Practice, practice, practice:

If you went to the gym once, would you expect to be entirely fit for life? Or do you understand that a regular fitness regime is necessary to get fit and stay that way? Practice catching your negative self-talk and replacing it with something more realistic. Write it down as a reminder. Repeat a million times.

Success and the easy stuff:

Practice reviewing your successes. For some people this is hard because they encounter irrational beliefs about themselves. A common one is, “If I can do it then anyone can”, or, “If I can do it, it’s too easy and stupid.” If there is something that you can do, and it is very easy for you, it might be a strength of yours. That’s what strong points are, things that come more easily or naturally to us. To make this process easier, try making a list of things that are easy for you to do. This is a list of your skills and abilities.

Break the pattern:

Stop identifying yourself with negatives such as, I’m forgetful or careless or stupid. Break free from your past by not saying, “That’s me” or “I’ve always been that way” or “I can’t help it.” Such statements are used to excuse us from changing or risking doing things differently. Replace these statements with sentences such as, “Until today I’ve been that way….”, or, “I used to label myself…”Set goals to behave differently than before.

Identify what you need:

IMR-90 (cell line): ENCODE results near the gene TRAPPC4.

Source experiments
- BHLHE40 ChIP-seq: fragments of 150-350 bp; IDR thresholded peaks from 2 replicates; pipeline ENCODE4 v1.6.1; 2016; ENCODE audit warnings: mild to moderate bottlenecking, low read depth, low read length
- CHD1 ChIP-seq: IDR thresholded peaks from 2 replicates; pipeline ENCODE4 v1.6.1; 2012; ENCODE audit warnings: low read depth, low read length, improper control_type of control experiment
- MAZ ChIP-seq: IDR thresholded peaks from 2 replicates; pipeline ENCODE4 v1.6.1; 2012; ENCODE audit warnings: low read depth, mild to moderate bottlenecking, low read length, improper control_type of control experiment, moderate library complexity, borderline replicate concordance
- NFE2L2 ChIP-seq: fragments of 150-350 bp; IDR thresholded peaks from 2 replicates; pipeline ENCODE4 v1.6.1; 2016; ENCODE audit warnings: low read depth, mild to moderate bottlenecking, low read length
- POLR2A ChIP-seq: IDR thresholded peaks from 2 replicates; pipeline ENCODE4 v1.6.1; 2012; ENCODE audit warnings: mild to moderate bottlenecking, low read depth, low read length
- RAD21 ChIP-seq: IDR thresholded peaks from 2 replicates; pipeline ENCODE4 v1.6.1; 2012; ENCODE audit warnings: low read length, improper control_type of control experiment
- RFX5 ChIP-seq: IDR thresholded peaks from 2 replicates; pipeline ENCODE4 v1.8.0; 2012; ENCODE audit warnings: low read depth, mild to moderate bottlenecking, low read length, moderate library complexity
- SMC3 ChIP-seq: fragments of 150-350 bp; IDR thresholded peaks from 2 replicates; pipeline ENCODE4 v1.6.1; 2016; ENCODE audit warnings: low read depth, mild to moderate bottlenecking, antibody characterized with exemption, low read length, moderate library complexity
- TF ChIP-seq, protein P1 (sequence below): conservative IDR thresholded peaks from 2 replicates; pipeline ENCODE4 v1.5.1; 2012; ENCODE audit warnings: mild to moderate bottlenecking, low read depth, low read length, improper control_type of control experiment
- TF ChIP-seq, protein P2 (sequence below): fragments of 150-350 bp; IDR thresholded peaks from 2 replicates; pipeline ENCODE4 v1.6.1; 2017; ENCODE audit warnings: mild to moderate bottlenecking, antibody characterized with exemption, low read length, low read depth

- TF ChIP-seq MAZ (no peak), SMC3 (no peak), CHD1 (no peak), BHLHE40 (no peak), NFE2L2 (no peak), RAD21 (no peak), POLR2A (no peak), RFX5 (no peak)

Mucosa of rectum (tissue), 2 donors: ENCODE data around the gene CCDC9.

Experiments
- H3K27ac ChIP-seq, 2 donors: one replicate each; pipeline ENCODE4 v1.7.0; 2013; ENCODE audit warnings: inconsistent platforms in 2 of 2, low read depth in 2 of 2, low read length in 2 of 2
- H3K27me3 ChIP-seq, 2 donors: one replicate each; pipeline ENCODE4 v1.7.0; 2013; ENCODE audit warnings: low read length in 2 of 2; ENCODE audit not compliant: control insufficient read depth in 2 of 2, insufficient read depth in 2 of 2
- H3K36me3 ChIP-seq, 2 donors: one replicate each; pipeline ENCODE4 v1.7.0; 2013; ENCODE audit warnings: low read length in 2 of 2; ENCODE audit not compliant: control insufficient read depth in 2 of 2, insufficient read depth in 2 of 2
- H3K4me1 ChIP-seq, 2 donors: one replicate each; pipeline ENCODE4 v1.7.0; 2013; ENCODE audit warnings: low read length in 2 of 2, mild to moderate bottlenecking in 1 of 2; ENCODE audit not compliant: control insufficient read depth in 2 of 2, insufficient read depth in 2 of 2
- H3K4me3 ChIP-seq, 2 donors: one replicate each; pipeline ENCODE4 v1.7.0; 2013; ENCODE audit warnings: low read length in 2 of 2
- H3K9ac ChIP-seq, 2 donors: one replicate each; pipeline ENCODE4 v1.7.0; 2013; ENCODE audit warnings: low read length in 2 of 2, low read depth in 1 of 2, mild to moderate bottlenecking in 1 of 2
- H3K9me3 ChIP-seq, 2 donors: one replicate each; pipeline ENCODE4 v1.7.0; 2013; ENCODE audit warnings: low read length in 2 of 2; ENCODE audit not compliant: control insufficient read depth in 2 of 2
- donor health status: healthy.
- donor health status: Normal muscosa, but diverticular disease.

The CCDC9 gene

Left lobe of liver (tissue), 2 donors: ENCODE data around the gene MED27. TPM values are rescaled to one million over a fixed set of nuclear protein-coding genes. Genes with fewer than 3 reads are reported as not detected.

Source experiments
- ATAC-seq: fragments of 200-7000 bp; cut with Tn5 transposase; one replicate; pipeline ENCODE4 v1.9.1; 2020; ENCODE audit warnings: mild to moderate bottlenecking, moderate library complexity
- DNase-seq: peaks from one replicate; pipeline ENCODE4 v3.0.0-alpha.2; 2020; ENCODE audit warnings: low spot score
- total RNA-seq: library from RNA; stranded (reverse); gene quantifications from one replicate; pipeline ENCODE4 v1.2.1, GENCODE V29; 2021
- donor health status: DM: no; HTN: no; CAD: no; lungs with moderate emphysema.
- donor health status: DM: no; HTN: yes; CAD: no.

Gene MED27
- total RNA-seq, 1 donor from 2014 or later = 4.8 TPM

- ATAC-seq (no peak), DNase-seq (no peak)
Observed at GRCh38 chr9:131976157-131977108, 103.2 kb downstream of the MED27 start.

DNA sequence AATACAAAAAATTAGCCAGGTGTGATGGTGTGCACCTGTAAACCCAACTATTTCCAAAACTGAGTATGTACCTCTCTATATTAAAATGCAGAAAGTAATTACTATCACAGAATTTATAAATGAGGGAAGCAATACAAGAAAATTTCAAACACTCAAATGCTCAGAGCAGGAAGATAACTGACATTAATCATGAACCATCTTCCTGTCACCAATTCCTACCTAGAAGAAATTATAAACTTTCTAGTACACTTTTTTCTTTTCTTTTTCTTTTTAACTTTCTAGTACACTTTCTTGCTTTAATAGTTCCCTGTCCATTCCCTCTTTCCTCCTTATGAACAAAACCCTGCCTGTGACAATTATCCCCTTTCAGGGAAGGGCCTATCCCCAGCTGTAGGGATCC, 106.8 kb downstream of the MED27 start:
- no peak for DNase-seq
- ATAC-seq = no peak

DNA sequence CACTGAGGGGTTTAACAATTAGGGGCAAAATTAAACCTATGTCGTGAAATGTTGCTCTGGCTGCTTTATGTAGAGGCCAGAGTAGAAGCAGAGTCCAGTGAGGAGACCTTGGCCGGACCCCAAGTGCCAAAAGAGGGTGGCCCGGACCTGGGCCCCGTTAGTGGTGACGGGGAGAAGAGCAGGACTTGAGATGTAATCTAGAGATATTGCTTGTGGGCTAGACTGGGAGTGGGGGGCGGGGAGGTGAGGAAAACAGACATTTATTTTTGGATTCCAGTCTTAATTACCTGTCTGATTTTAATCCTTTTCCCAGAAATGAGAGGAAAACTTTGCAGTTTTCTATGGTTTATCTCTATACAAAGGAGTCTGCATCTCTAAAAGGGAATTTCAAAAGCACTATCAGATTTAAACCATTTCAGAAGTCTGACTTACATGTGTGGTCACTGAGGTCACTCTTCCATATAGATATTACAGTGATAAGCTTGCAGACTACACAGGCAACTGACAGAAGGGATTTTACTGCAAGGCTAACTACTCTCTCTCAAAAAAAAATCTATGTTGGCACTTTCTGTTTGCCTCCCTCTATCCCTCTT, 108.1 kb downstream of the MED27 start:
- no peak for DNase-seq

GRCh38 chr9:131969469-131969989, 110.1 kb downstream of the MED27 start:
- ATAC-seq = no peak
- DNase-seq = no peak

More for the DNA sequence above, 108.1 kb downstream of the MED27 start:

Figure out what you need and want in life and set out to achieve it. Make that something you think about every day. Treat yourself. Discover daily pleasures that you can indulge in and, here’s a novel thought, start your day off with that! A favourite book, a walk in the park, a change of scenery, a creative expression, you name it. Understand that your feelings are the results of needs going met or unmet. If you’re unhappy, that’s a signal that you have unmet need(s). If you’re satisfied, that’s a signal that a need is being met… pay attention to those especially. What is one thing you can do differently each morning that will make you feel good?

The negative filter:

Some of us have a stronger negative filter which identifies everything negative going on in our lives – exclusively. True, life is full of negatives. The negative filter; however, will only recognize the negative and will filter out any positives or even reality-based information. Your nose has a little bump in the middle and is a little long. Is it a hideous deformity making you look like the hunchback of Notre Dame? Is it the proboscis that enables you to identify and occasionally enjoy aromas? Is it an exotic feature adding to your incredibly unique and intriguing personality? Can you guess which one the negative filter will see? Remind yourself that there are ample positive or reality based considerations and dare your mind to consciously choose to see them. At the very least, try to understand that you do have a choice.